13 Mar Does my Child Support Assessment include Private School Fees
Simply put, no. A standard child support assessment is based on a child attending a state school.
In special circumstances however, a party can apply for a change of a standard child support assessment to include provisions for private school fees.
Section 117(2)(b)(ii) of the Child Support (Assessment) Act 1989 provides that a change of an assessment may be granted if the costs of maintaining a child are significantly affected by the costs of caring for, educating or training a child in a way both parents intended.
The question as to whether or not a standard assessment will be amended to include provision for private school fees, is twofold:
1. Are there significant additional costs involved in maintaining the child?
Whether or not the extra costs incurred are considered significant depends on whether the additional costs are significant in relation to the already assessed costs of the child.
If the additional amount is small in comparison to the assessed costs, the Child Support Agency (“CSA”) may find the costs of maintaining the child are not significantly affected and there is no reason to change the assessment.
2. Are those costs incurred as a result of an agreement between the parents about how the child will be maintained? That is, was there an agreed intention that the child should attend a private school?
Where a parent has not agreed to a child attending private schooling, they will not be liable to contribute to the fees unless there are reasons relating to the child’s welfare that mean the child should attend a private school (however this then relates to a separate category under which a change of an assessment would be lodged).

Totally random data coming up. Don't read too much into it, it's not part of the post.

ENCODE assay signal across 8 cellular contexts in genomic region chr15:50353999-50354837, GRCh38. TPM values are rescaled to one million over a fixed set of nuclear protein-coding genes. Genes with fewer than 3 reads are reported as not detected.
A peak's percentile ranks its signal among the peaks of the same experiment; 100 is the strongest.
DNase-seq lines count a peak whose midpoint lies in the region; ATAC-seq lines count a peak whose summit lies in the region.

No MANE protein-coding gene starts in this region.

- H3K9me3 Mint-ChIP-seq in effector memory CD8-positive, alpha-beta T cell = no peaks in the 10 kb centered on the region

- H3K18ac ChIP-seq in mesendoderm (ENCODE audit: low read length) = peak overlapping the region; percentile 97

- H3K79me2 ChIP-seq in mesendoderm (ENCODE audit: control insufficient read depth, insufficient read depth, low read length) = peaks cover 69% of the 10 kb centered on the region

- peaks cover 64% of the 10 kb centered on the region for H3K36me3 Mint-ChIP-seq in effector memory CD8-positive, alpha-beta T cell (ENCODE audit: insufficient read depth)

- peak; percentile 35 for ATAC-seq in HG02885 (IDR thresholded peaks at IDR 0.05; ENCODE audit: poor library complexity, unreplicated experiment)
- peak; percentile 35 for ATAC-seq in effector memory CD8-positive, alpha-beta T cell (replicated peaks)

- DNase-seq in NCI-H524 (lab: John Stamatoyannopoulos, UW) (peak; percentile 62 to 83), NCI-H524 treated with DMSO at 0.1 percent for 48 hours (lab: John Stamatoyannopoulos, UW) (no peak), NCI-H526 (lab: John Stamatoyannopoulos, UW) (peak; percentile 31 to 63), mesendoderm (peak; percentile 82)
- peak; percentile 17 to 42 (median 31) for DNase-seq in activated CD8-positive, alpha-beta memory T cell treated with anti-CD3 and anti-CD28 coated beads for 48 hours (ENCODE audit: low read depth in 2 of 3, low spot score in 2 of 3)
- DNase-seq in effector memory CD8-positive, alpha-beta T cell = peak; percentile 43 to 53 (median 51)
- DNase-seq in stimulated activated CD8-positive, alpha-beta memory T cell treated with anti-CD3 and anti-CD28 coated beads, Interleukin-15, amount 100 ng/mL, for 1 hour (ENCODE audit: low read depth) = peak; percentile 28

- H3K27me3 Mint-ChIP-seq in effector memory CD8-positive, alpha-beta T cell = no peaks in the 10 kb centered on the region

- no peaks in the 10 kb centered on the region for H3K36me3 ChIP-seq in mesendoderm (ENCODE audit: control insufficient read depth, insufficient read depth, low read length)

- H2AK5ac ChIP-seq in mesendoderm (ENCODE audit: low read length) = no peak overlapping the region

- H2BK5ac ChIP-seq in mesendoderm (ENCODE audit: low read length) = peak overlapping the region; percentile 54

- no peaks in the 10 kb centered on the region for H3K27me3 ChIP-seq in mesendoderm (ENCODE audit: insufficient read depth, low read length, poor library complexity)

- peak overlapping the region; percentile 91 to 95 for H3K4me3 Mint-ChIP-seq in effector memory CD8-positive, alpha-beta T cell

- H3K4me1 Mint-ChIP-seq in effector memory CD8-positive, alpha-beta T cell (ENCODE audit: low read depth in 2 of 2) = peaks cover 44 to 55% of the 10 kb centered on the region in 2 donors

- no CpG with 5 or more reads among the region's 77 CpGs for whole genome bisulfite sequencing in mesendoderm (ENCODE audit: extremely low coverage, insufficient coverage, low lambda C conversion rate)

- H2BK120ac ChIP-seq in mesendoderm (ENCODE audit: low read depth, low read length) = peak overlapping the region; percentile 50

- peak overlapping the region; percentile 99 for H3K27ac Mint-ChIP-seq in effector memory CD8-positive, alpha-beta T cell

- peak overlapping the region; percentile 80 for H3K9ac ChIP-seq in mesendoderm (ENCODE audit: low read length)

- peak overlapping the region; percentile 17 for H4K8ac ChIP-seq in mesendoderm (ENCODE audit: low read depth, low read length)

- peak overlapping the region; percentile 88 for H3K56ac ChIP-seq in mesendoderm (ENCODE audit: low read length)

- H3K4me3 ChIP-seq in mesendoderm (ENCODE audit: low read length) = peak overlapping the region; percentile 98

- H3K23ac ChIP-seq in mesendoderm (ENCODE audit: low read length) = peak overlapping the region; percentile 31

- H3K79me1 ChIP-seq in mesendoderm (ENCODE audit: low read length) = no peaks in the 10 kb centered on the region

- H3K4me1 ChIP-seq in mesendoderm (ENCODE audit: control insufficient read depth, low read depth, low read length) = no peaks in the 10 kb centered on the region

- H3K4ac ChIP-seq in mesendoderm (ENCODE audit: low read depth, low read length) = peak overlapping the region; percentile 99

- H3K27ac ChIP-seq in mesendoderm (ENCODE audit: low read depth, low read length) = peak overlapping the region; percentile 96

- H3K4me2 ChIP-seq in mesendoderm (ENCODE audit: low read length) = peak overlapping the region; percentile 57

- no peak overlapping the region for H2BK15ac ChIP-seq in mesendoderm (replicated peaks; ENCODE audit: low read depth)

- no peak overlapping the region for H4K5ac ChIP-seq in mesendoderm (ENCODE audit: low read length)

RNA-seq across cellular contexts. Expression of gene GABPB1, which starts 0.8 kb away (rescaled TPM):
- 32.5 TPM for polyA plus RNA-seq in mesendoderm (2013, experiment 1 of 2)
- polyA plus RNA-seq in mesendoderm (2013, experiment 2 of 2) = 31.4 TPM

The parents “intention” is usually evidenced by the completion of and signing of a school enrolment form.
If the above two matters are proved, then the CSA may look at including a proportionate amount of the school fees in a “reassessment”.
1. In order for a change in assessment to be granted, the CSA must also find that the payer is able to afford to pay the extra fees; and
2. Simply because the parents agreed that a child would attend a private primary school, it is not presumed that the same expectation applies to secondary school.
Of course all families are unique and if you have any questions regarding your family law matters you should seek independent legal advice regarding the facts that are relevant in your matter.